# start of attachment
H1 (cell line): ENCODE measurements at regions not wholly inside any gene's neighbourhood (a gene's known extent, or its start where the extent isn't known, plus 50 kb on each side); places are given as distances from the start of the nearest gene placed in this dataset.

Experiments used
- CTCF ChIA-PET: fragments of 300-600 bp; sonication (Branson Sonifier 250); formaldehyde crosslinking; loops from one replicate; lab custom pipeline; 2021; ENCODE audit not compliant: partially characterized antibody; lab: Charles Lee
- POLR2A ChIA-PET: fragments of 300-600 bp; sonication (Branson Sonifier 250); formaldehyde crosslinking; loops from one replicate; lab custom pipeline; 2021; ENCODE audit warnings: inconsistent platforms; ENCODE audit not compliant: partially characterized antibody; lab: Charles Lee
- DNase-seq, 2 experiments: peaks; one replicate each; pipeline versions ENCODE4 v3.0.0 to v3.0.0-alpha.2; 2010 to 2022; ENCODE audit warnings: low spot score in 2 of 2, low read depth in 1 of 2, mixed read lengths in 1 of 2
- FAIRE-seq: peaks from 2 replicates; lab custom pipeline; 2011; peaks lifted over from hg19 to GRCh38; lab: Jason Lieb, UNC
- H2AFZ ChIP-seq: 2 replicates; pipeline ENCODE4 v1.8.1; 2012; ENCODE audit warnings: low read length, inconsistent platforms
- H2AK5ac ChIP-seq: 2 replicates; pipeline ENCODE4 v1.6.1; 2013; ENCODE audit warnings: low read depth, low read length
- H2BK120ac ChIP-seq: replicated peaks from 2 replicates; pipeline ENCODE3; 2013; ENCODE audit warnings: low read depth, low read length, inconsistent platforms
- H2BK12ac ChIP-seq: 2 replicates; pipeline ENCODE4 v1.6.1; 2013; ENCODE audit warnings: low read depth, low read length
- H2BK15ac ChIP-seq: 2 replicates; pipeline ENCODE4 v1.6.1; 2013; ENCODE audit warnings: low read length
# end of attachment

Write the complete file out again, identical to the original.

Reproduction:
H1 (cell line): ENCODE measurements at regions not wholly inside any gene's neighbourhood (a gene's known extent, or its start where the extent isn't known, plus 50 kb on each side); places are given as distances from the start of the nearest gene placed in this dataset.

Experiments used
- CTCF ChIA-PET: fragments of 300-600 bp; sonication (Branson Sonifier 250); formaldehyde crosslinking; loops from one replicate; lab custom pipeline; 2021; ENCODE audit not compliant: partially characterized antibody; lab: Charles Lee
- POLR2A ChIA-PET: fragments of 300-600 bp; sonication (Branson Sonifier 250); formaldehyde crosslinking; loops from one replicate; lab custom pipeline; 2021; ENCODE audit warnings: inconsistent platforms; ENCODE audit not compliant: partially characterized antibody; lab: Charles Lee
- DNase-seq, 2 experiments: peaks; one replicate each; pipeline versions ENCODE4 v3.0.0 to v3.0.0-alpha.2; 2010 to 2022; ENCODE audit warnings: low spot score in 2 of 2, low read depth in 1 of 2, mixed read lengths in 1 of 2
- FAIRE-seq: peaks from 2 replicates; lab custom pipeline; 2011; peaks lifted over from hg19 to GRCh38; lab: Jason Lieb, UNC
- H2AFZ ChIP-seq: 2 replicates; pipeline ENCODE4 v1.8.1; 2012; ENCODE audit warnings: low read length, inconsistent platforms
- H2AK5ac ChIP-seq: 2 replicates; pipeline ENCODE4 v1.6.1; 2013; ENCODE audit warnings: low read depth, low read length
- H2BK120ac ChIP-seq: replicated peaks from 2 replicates; pipeline ENCODE3; 2013; ENCODE audit warnings: low read depth, low read length, inconsistent platforms
- H2BK12ac ChIP-seq: 2 replicates; pipeline ENCODE4 v1.6.1; 2013; ENCODE audit warnings: low read depth, low read length
- H2BK15ac ChIP-seq: 2 replicates; pipeline ENCODE4 v1.6.1; 2013; ENCODE audit warnings: low read length